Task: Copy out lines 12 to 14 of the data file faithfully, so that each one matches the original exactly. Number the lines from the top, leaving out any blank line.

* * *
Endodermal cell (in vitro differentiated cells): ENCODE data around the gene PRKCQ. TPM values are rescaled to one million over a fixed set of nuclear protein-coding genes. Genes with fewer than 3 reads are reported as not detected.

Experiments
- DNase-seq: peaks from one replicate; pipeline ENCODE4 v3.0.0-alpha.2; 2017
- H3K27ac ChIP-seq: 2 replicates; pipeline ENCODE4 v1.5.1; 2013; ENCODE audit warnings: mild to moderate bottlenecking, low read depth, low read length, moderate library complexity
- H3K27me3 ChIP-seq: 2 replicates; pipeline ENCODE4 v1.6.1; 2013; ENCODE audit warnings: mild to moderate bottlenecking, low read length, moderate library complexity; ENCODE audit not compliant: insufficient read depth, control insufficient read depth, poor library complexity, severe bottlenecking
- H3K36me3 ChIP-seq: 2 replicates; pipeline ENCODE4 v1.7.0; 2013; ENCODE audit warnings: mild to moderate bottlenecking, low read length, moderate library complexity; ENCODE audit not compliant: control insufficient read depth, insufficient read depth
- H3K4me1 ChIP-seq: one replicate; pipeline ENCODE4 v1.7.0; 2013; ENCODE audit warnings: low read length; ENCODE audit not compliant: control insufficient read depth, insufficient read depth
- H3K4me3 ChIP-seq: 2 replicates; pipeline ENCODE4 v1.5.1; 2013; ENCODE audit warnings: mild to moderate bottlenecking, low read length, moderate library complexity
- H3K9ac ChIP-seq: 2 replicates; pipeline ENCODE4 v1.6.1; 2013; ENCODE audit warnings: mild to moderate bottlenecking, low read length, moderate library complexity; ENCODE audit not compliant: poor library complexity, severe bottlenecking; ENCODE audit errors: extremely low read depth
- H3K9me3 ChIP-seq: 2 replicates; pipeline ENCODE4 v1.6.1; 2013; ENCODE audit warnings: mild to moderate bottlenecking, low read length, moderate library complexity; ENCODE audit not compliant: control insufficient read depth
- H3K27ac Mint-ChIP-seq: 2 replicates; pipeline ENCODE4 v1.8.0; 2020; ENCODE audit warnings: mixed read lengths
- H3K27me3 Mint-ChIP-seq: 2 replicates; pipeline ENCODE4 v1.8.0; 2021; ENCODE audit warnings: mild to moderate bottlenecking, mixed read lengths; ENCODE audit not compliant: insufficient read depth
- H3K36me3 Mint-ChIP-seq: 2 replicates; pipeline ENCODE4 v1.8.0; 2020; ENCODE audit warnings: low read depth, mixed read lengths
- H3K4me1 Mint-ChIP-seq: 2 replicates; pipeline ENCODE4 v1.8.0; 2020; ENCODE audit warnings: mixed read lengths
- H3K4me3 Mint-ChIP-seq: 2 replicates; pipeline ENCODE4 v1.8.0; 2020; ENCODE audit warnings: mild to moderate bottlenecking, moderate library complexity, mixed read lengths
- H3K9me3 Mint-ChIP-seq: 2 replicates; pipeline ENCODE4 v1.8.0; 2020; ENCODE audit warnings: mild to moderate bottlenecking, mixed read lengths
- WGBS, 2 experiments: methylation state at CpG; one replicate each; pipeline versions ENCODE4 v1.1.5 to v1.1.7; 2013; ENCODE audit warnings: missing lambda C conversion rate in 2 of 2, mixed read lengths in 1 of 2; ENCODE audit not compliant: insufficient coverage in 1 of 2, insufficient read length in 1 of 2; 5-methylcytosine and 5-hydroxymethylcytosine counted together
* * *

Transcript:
- H3K27me3 Mint-ChIP-seq: 2 replicates; pipeline ENCODE4 v1.8.0; 2021; ENCODE audit warnings: mild to moderate bottlenecking, mixed read lengths; ENCODE audit not compliant: insufficient read depth
- H3K36me3 Mint-ChIP-seq: 2 replicates; pipeline ENCODE4 v1.8.0; 2020; ENCODE audit warnings: low read depth, mixed read lengths
- H3K4me1 Mint-ChIP-seq: 2 replicates; pipeline ENCODE4 v1.8.0; 2020; ENCODE audit warnings: mixed read lengths